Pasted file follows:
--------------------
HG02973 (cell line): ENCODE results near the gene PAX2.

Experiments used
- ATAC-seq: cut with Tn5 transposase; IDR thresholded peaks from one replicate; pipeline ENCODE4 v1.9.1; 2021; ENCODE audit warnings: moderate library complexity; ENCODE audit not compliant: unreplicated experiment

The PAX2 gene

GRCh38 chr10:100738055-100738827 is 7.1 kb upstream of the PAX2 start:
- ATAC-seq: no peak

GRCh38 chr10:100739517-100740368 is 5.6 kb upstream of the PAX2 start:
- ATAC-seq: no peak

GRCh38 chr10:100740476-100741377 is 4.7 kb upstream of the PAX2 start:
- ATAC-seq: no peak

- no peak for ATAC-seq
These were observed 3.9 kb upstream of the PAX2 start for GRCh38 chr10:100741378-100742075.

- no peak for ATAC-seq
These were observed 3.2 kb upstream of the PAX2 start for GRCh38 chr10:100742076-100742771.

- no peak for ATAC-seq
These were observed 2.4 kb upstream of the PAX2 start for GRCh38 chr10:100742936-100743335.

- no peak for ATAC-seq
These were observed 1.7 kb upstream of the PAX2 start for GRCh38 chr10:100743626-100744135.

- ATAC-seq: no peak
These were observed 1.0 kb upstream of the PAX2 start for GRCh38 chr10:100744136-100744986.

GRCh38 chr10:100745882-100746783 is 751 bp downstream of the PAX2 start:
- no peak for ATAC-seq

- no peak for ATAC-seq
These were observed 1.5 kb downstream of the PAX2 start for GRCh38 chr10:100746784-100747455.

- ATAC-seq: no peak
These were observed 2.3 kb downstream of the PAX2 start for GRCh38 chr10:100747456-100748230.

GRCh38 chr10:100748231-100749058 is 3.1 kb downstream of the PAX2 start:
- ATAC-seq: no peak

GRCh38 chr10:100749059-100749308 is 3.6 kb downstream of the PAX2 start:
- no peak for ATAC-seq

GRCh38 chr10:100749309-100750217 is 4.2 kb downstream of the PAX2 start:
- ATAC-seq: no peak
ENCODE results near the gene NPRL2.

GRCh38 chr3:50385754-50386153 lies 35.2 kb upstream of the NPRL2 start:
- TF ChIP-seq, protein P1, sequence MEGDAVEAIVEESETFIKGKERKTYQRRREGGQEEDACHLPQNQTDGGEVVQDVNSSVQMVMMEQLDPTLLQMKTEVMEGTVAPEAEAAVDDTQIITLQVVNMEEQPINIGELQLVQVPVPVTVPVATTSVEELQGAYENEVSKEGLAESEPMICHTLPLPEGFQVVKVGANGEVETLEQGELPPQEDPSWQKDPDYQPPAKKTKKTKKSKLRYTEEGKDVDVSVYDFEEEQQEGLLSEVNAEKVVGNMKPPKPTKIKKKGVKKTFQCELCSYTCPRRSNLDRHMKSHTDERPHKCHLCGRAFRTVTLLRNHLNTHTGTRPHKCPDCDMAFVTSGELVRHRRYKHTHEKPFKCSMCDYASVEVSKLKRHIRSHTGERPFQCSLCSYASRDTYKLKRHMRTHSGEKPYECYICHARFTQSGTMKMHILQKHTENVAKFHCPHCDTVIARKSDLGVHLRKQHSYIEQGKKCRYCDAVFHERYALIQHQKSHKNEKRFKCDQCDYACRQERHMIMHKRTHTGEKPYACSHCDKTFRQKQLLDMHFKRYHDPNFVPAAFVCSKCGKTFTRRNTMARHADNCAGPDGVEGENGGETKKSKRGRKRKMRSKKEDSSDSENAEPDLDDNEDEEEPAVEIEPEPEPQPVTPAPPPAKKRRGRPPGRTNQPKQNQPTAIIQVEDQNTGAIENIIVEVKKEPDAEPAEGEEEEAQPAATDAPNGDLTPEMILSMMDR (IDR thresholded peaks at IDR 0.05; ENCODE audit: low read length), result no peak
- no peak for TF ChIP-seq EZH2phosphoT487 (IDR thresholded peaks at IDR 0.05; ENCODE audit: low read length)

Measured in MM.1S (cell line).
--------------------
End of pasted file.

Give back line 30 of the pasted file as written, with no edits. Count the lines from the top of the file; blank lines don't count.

- no peak for ATAC-seq